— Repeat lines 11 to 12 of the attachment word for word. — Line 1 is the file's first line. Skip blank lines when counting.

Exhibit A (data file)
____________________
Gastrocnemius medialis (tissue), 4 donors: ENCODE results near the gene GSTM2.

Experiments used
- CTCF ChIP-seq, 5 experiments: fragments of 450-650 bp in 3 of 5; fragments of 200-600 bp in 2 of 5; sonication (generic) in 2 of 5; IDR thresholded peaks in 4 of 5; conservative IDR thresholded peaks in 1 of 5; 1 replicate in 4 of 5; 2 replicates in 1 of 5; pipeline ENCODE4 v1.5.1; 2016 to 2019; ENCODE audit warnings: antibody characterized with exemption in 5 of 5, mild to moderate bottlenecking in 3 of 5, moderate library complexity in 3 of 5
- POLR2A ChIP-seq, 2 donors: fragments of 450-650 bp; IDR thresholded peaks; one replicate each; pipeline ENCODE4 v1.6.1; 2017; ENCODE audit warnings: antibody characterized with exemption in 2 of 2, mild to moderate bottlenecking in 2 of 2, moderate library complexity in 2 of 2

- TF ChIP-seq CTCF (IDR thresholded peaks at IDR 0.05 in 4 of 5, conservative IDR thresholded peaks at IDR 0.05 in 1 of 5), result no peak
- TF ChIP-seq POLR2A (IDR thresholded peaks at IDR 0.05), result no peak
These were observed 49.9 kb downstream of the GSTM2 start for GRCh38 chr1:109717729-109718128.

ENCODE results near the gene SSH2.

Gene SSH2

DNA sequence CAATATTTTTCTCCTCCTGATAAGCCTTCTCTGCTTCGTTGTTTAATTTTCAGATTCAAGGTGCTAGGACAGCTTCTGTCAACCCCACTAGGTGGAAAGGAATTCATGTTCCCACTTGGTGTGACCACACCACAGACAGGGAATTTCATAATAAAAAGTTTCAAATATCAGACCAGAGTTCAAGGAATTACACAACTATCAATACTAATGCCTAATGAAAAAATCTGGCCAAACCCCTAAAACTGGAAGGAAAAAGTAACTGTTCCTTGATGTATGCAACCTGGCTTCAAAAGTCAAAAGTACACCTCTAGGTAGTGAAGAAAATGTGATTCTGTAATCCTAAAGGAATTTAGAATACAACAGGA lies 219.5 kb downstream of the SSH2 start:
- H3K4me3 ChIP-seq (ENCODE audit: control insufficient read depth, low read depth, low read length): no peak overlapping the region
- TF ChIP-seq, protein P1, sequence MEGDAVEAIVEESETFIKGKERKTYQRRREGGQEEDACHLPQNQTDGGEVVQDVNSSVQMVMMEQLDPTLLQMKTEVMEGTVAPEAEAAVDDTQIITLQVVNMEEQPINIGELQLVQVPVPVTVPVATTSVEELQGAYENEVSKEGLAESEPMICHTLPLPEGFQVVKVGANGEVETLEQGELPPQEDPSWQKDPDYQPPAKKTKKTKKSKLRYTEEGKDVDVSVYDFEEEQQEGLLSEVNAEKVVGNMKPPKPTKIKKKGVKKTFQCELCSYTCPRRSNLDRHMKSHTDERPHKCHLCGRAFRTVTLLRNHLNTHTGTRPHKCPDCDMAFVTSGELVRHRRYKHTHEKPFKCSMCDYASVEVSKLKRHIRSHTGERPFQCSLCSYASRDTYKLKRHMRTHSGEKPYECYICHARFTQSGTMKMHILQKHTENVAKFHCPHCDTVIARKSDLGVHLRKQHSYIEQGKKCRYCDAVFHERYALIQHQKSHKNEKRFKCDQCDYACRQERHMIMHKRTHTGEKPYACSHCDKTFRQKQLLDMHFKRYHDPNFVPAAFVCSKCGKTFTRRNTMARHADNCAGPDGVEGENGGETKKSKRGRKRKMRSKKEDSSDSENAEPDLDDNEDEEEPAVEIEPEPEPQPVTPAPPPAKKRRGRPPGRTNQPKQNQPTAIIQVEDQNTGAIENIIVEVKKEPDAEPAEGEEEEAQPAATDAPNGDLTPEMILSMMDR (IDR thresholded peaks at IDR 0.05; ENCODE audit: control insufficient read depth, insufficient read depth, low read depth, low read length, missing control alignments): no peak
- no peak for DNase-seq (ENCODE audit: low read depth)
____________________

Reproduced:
- H3K4me3 ChIP-seq (ENCODE audit: control insufficient read depth, low read depth, low read length): no peak overlapping the region
- TF ChIP-seq, protein P1, sequence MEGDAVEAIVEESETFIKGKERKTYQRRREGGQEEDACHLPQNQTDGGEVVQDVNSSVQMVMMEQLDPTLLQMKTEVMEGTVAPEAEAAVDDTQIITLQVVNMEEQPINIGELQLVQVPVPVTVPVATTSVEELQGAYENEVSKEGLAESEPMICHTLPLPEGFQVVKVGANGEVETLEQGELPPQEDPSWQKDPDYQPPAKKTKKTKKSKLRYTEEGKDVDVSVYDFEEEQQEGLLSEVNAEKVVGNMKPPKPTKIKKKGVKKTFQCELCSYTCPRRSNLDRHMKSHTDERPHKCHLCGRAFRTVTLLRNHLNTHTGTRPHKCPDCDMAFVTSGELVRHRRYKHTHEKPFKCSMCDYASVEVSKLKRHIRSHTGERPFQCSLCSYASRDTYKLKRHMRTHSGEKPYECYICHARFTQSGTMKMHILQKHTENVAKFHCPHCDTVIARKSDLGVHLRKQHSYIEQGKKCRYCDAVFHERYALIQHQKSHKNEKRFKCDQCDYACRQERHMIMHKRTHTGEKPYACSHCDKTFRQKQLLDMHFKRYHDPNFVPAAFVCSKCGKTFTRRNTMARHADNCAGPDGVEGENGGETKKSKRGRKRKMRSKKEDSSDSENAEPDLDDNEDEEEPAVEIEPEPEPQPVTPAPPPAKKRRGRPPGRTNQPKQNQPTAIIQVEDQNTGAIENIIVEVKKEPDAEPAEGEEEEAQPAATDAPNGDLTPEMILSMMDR (IDR thresholded peaks at IDR 0.05; ENCODE audit: control insufficient read depth, insufficient read depth, low read depth, low read length, missing control alignments): no peak